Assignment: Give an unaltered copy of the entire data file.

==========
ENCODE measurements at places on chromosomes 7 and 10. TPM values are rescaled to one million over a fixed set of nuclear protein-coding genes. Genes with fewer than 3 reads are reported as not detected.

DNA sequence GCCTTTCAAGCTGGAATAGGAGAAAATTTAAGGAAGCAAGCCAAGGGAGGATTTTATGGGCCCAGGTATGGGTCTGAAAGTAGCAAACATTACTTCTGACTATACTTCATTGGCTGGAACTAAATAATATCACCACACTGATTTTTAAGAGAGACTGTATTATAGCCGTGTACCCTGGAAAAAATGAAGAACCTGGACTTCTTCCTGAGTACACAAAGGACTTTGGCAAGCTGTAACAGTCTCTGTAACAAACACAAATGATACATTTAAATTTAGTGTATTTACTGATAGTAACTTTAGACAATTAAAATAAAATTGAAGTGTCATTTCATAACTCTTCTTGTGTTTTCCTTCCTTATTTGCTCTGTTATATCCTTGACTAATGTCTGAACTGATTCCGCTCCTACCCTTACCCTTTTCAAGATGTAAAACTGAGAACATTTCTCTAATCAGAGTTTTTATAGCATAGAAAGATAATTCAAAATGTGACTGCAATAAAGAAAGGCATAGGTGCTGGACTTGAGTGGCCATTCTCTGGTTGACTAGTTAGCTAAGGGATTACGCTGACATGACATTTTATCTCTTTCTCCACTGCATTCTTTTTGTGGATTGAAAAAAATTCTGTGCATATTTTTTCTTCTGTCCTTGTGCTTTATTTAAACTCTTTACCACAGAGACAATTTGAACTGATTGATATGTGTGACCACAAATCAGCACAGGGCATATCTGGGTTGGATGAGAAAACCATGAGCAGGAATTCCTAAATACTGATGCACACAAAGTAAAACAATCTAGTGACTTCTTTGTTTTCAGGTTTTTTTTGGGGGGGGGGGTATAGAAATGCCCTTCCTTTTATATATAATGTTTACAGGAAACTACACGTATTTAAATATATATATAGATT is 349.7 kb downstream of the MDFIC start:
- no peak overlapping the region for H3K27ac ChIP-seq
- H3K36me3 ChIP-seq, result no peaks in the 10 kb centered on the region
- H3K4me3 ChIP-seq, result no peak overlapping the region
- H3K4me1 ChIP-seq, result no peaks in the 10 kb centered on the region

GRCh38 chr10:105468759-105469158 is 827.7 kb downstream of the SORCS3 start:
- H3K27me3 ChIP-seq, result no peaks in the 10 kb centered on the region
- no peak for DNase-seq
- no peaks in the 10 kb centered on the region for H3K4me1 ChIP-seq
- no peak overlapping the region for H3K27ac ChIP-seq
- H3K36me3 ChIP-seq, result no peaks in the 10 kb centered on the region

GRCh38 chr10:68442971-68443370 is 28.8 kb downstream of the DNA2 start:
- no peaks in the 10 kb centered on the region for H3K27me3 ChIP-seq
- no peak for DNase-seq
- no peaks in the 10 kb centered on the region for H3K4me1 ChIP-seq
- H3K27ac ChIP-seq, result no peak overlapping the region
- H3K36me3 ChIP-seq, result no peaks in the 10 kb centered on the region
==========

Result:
ENCODE measurements at places on chromosomes 7 and 10. TPM values are rescaled to one million over a fixed set of nuclear protein-coding genes. Genes with fewer than 3 reads are reported as not detected.

DNA sequence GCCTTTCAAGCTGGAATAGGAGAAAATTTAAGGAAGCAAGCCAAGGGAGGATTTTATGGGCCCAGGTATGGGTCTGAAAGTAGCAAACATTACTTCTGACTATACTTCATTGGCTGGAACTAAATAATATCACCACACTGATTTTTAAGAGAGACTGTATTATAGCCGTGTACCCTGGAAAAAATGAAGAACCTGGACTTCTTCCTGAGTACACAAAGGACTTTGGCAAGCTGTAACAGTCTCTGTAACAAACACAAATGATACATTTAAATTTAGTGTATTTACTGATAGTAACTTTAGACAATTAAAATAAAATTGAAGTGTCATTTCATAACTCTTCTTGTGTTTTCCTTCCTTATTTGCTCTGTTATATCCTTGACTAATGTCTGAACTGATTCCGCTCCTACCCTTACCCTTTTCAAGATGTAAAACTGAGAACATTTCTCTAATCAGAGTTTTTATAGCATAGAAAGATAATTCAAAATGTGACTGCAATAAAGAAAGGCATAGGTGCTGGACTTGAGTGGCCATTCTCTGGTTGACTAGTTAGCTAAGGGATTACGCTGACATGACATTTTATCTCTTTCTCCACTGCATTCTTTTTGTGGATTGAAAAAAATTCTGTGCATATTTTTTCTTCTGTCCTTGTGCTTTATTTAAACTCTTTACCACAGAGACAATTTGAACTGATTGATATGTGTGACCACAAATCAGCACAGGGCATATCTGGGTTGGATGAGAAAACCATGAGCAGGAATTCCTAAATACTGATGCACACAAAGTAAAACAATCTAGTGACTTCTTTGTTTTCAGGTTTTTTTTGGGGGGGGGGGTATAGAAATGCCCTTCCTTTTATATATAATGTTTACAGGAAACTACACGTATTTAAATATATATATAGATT is 349.7 kb downstream of the MDFIC start:
- no peak overlapping the region for H3K27ac ChIP-seq
- H3K36me3 ChIP-seq, result no peaks in the 10 kb centered on the region
- H3K4me3 ChIP-seq, result no peak overlapping the region
- H3K4me1 ChIP-seq, result no peaks in the 10 kb centered on the region

GRCh38 chr10:105468759-105469158 is 827.7 kb downstream of the SORCS3 start:
- H3K27me3 ChIP-seq, result no peaks in the 10 kb centered on the region
- no peak for DNase-seq
- no peaks in the 10 kb centered on the region for H3K4me1 ChIP-seq
- no peak overlapping the region for H3K27ac ChIP-seq
- H3K36me3 ChIP-seq, result no peaks in the 10 kb centered on the region

GRCh38 chr10:68442971-68443370 is 28.8 kb downstream of the DNA2 start:
- no peaks in the 10 kb centered on the region for H3K27me3 ChIP-seq
- no peak for DNase-seq
- no peaks in the 10 kb centered on the region for H3K4me1 ChIP-seq
- H3K27ac ChIP-seq, result no peak overlapping the region
- H3K36me3 ChIP-seq, result no peaks in the 10 kb centered on the region